- The lock mechanism on this peeler is phenomenal and unheard of. So, if you’re around the elderly or toddlers, this feature will help tremendously when you’re in the kitchen.
- Easily changeable blades.
- You may prefer a swivel peeler instead of a Y peeler, so I suggest Dalstrong’s Swivel Straight Peeler.
- You’re someone who is often found enjoying the kiwi skin, so this peeler wouldn’t suit the current purpose to peel the kiwi.
6. Frequently Asked Questions
What is the easiest way to peel a kiwi?
The easiest and fastest way to peel kiwis is with a sharp knife like a paring knife or a chef’s knife. If you enjoy the kiwi fruit without the skin, you can use a vegetable peeler to take the skin off.
Are you supposed to peel the skin of a kiwi?
This is completely up to you. Like the green flesh of this versatile fruit, the skin is edible, too. Eating the skin is perfectly normal.
Should I refrigerate Kiwis?
You can transfer the chopped kiwi pieces in zip lock bags or any airtight container and refrigerate them. It can be eaten within five days of doing so or else it will become sour and leak juice.
Can you peel a kiwi with a potato peeler?
Yes. The peeling method is completely up to you. Removing the skin of the fruit will require a peeler or sharp knife, so it is all about what works for you. You can use a potato peeler, a swivel peeler, or a Y peeler.
Do you need to peel the skin off a kiwi?
No, you don't need to peel the skin off a kiwi. The skin of the kiwi is edible and packed with nutrients. To eat it, wash the kiwi thoroughly, then slice off the ends. Insert a spoon near the edge and gently scoop out the flesh, or you can also cut the kiwi in half and use a spoon to scoop out the slices.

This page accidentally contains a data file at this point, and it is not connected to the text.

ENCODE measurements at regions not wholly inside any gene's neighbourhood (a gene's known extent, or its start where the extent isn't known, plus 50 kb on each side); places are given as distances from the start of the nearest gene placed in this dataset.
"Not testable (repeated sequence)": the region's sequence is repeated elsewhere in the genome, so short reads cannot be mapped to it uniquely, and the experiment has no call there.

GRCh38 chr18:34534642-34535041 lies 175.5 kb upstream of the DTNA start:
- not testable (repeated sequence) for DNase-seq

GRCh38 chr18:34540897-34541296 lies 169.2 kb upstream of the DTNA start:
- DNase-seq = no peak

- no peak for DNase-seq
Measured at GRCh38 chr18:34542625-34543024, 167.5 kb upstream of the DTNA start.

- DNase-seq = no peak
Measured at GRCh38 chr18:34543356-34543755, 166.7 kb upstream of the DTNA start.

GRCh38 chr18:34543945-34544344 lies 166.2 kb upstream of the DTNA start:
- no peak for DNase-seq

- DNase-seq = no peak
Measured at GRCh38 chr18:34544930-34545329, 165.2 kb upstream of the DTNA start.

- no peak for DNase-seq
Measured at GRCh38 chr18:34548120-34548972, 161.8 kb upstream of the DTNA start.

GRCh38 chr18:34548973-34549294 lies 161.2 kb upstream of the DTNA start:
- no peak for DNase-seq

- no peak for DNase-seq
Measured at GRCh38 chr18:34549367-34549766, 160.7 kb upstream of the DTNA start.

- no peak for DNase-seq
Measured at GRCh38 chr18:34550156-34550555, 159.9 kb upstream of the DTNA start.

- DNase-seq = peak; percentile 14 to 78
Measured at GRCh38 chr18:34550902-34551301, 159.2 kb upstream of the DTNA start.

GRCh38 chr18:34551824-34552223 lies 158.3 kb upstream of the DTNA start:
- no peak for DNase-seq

Can you peel a kiwi by hand?
Yes, you can peel a kiwi by hand. Wash the kiwi, then slice off the ends. Insert your thumb or a spoon under the skin and gently peel it, rotating the kiwi as you go. You can peel it thickly or as thinly as you prefer, exposing the green flesh underneath. This method is easy and helps you enjoy the skin and the flesh of the kiwi.
How do you peel a kiwi with a spoon?
To peel a kiwi with a spoon, start by washing the fruit. Cut off the ends, then hold the kiwi and insert a spoon just under the skin, following the contour of the fruit. Gently slide the spoon around the kiwi, separating the skin from the flesh. Push the spoon against the skin, and it will easily peel away, leaving you with a peeled kiwi ready to eat.